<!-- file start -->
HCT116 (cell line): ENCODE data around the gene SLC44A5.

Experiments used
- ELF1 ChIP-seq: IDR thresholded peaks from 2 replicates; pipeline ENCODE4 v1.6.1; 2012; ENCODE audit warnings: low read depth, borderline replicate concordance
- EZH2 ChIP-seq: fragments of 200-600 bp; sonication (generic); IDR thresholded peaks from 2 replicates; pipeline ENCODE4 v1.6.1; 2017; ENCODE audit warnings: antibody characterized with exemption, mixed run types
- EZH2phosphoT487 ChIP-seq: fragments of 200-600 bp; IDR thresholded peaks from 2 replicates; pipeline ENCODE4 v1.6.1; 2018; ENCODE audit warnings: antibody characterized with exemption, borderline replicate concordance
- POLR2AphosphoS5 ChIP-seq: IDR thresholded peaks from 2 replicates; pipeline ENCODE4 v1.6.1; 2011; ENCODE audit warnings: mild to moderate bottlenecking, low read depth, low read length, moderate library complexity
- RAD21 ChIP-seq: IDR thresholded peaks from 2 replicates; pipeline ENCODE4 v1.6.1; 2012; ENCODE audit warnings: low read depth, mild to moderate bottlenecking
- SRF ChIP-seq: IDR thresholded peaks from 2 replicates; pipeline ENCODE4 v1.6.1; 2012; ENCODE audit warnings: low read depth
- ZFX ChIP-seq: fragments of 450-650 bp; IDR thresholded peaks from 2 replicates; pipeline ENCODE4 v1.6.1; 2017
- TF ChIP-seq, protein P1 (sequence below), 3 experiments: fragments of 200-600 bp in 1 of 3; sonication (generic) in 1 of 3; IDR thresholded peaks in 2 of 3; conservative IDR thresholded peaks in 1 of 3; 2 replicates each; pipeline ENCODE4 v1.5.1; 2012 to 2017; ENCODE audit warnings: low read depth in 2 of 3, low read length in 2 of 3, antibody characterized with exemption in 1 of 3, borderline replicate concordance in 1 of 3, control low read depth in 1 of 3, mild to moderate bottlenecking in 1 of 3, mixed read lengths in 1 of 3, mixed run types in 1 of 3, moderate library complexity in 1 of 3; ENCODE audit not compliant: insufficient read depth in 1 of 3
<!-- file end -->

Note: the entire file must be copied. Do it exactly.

HCT116 (cell line): ENCODE data around the gene SLC44A5.

Experiments used
- ELF1 ChIP-seq: IDR thresholded peaks from 2 replicates; pipeline ENCODE4 v1.6.1; 2012; ENCODE audit warnings: low read depth, borderline replicate concordance
- EZH2 ChIP-seq: fragments of 200-600 bp; sonication (generic); IDR thresholded peaks from 2 replicates; pipeline ENCODE4 v1.6.1; 2017; ENCODE audit warnings: antibody characterized with exemption, mixed run types
- EZH2phosphoT487 ChIP-seq: fragments of 200-600 bp; IDR thresholded peaks from 2 replicates; pipeline ENCODE4 v1.6.1; 2018; ENCODE audit warnings: antibody characterized with exemption, borderline replicate concordance
- POLR2AphosphoS5 ChIP-seq: IDR thresholded peaks from 2 replicates; pipeline ENCODE4 v1.6.1; 2011; ENCODE audit warnings: mild to moderate bottlenecking, low read depth, low read length, moderate library complexity
- RAD21 ChIP-seq: IDR thresholded peaks from 2 replicates; pipeline ENCODE4 v1.6.1; 2012; ENCODE audit warnings: low read depth, mild to moderate bottlenecking
- SRF ChIP-seq: IDR thresholded peaks from 2 replicates; pipeline ENCODE4 v1.6.1; 2012; ENCODE audit warnings: low read depth
- ZFX ChIP-seq: fragments of 450-650 bp; IDR thresholded peaks from 2 replicates; pipeline ENCODE4 v1.6.1; 2017
- TF ChIP-seq, protein P1 (sequence below), 3 experiments: fragments of 200-600 bp in 1 of 3; sonication (generic) in 1 of 3; IDR thresholded peaks in 2 of 3; conservative IDR thresholded peaks in 1 of 3; 2 replicates each; pipeline ENCODE4 v1.5.1; 2012 to 2017; ENCODE audit warnings: low read depth in 2 of 3, low read length in 2 of 3, antibody characterized with exemption in 1 of 3, borderline replicate concordance in 1 of 3, control low read depth in 1 of 3, mild to moderate bottlenecking in 1 of 3, mixed read lengths in 1 of 3, mixed run types in 1 of 3, moderate library complexity in 1 of 3; ENCODE audit not compliant: insufficient read depth in 1 of 3